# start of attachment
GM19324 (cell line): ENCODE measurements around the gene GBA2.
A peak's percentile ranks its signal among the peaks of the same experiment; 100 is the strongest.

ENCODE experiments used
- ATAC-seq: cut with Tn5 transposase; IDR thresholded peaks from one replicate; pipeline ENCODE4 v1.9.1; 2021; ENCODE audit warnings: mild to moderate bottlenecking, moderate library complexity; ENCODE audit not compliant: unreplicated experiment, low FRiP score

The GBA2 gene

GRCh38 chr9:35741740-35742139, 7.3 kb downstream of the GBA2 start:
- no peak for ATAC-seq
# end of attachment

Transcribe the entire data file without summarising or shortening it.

GM19324 (cell line): ENCODE measurements around the gene GBA2.
A peak's percentile ranks its signal among the peaks of the same experiment; 100 is the strongest.

ENCODE experiments used
- ATAC-seq: cut with Tn5 transposase; IDR thresholded peaks from one replicate; pipeline ENCODE4 v1.9.1; 2021; ENCODE audit warnings: mild to moderate bottlenecking, moderate library complexity; ENCODE audit not compliant: unreplicated experiment, low FRiP score

The GBA2 gene

GRCh38 chr9:35741740-35742139, 7.3 kb downstream of the GBA2 start:
- no peak for ATAC-seq